Science on the road

by Robin Hopkins, Assistant Professor of Organismic and Evolutionary Biology; Faculty Fellow of the Arnold Arboretum of Harvard University
March 29, 2019

Science conference Hopkins

Science on the road

Science conference Hopkins

Austin Garner, Robin Hopkins, Benjamin Goulet (left to right) enjoying a beer on the last evening of the conference.

With the start of spring, we are all looking for a little inspiration and new life. I said goodbye to winter and hello to spring at a scientific conference in sunny California along with two graduate students in the Hopkins Lab, Ben Goulet and Austin Garner. There we shared exciting new research results and learned about innovative work by friends and colleagues from around the world.

The week-long Gordon Research Conference in Ventura focused on the topic of speciation, attended by more than 100 scientists obsessed with figuring out how biodiversity is generated. How do species form? Why are some species very different and other species very similar? What happens when species mate with each other and form hybrids? My lab at the Arnold Arboretum seeks to answer these questions by investigating the incredible diversity of phlox wildflowers that grow across North America. Our colleagues were presenting work on all kinds of interesting organisms including little spiny stickleback fish, charismatic finches on the Galapagos islands, and vibrant longwing butterflies. Of course, our favorite work involved fascinating plant stories. We learned amazing things about how herbivores can cause plants to become less attractive to pollinators, how a plant can turn its flower after pollination to control where its ripened seeds will land, and how pollen competes on the pistil of a plant—the winner gets to be the father of seeds.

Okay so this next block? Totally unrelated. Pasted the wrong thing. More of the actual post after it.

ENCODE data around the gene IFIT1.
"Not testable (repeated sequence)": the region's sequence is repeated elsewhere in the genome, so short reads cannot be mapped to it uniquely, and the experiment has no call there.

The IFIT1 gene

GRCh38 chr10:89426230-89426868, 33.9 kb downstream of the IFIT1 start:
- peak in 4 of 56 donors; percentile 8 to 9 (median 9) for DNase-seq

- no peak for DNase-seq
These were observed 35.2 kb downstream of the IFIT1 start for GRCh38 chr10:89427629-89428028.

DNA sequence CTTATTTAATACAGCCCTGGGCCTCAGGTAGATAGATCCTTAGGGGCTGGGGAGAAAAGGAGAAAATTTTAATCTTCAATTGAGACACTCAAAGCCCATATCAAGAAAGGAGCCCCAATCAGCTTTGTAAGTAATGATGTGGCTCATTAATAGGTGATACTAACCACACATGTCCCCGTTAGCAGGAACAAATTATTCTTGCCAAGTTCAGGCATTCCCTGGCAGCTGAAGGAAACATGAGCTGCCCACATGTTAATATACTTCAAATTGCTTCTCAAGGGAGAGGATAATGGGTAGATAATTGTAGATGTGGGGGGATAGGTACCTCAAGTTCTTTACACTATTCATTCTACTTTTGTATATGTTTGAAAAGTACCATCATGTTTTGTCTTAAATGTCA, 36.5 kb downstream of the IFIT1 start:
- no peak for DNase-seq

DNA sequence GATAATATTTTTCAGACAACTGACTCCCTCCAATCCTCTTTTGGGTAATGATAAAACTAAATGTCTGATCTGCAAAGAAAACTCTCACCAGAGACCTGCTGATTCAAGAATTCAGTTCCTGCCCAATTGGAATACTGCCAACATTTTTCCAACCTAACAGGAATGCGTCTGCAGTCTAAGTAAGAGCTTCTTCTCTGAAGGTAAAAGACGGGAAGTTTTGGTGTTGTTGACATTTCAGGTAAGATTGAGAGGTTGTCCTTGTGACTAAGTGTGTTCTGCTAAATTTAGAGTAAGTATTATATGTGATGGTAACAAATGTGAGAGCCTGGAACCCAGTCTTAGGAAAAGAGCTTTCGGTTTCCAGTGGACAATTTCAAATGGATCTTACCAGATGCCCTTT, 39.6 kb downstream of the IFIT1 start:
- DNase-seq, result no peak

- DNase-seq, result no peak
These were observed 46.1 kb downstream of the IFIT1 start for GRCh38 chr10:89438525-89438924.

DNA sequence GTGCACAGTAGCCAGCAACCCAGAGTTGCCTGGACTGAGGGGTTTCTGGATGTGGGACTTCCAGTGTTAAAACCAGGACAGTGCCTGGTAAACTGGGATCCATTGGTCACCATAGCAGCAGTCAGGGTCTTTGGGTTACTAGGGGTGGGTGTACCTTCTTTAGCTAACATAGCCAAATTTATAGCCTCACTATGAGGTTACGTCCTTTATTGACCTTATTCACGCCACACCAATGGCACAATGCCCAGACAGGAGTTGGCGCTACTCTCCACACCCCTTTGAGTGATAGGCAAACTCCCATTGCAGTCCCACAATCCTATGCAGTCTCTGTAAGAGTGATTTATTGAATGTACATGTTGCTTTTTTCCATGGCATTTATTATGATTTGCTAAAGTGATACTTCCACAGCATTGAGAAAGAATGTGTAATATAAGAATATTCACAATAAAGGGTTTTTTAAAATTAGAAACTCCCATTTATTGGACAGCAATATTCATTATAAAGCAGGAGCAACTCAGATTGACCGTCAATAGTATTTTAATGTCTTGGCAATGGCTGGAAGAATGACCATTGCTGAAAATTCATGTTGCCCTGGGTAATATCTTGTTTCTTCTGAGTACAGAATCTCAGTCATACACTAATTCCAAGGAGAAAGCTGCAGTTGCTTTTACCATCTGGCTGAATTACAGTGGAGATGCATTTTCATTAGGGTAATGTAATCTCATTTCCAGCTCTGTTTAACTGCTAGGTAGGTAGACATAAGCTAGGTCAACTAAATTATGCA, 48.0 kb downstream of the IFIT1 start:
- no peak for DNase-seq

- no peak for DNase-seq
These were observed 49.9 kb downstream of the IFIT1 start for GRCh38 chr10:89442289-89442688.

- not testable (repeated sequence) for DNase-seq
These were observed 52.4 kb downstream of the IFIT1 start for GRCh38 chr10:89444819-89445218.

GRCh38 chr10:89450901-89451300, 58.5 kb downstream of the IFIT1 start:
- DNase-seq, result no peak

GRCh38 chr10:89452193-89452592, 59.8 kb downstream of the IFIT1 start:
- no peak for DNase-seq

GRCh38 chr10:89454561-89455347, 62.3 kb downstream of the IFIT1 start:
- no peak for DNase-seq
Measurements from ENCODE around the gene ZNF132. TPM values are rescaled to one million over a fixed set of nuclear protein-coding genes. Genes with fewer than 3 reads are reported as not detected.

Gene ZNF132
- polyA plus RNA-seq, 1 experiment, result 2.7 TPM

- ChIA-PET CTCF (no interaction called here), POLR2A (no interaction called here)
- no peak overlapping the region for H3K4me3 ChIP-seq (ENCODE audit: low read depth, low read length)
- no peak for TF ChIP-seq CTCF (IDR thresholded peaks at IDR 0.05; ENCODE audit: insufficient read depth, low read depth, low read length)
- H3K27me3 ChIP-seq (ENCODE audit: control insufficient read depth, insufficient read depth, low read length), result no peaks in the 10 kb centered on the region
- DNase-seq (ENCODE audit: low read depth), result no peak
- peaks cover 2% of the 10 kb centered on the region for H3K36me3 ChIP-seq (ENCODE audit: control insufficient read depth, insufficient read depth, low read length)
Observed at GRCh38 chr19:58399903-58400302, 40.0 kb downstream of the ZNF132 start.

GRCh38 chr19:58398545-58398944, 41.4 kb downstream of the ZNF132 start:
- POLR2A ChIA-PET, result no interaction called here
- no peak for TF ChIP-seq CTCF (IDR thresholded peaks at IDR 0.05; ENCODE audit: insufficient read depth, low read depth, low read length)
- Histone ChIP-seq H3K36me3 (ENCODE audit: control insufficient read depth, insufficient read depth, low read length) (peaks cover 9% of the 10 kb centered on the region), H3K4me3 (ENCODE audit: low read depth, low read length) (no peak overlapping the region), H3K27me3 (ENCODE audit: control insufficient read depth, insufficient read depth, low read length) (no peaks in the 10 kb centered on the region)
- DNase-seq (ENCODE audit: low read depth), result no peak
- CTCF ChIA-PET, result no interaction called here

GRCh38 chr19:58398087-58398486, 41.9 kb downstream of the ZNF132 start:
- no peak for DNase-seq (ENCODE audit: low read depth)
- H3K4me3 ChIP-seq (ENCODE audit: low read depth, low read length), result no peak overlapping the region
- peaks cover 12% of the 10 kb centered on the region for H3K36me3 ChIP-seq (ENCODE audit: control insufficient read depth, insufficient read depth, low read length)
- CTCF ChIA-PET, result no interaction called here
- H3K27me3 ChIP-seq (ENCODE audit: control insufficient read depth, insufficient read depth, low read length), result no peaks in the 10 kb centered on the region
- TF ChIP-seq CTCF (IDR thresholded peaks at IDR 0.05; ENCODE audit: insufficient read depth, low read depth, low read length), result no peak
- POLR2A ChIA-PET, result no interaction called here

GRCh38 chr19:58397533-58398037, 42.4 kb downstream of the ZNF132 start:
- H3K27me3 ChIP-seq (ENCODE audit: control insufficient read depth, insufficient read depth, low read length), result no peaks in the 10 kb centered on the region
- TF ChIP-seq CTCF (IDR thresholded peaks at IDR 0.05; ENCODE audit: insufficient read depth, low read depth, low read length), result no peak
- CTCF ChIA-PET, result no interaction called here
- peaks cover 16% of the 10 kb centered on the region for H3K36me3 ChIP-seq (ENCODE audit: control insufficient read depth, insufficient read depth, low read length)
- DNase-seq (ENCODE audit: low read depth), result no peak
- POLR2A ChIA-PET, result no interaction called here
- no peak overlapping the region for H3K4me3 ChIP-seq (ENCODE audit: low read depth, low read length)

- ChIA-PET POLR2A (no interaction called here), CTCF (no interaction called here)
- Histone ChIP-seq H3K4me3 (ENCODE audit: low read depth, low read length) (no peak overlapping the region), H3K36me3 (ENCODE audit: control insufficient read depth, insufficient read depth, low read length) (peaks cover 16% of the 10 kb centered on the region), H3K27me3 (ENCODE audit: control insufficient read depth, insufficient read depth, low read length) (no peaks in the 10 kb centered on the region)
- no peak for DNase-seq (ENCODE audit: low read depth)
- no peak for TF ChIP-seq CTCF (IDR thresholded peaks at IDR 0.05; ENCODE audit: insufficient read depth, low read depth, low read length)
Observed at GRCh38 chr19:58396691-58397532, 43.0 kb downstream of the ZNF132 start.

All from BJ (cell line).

Along with stimulating conversations about science we had the opportunity to explore the coast of California. We even got to go whale watching! Can you spot the whale tail? Although we had a great time at the conference, we are excited to be back at the Arboretum and ready to smell spring flowers, see new leaves, and collect more exciting data about how species are formed.

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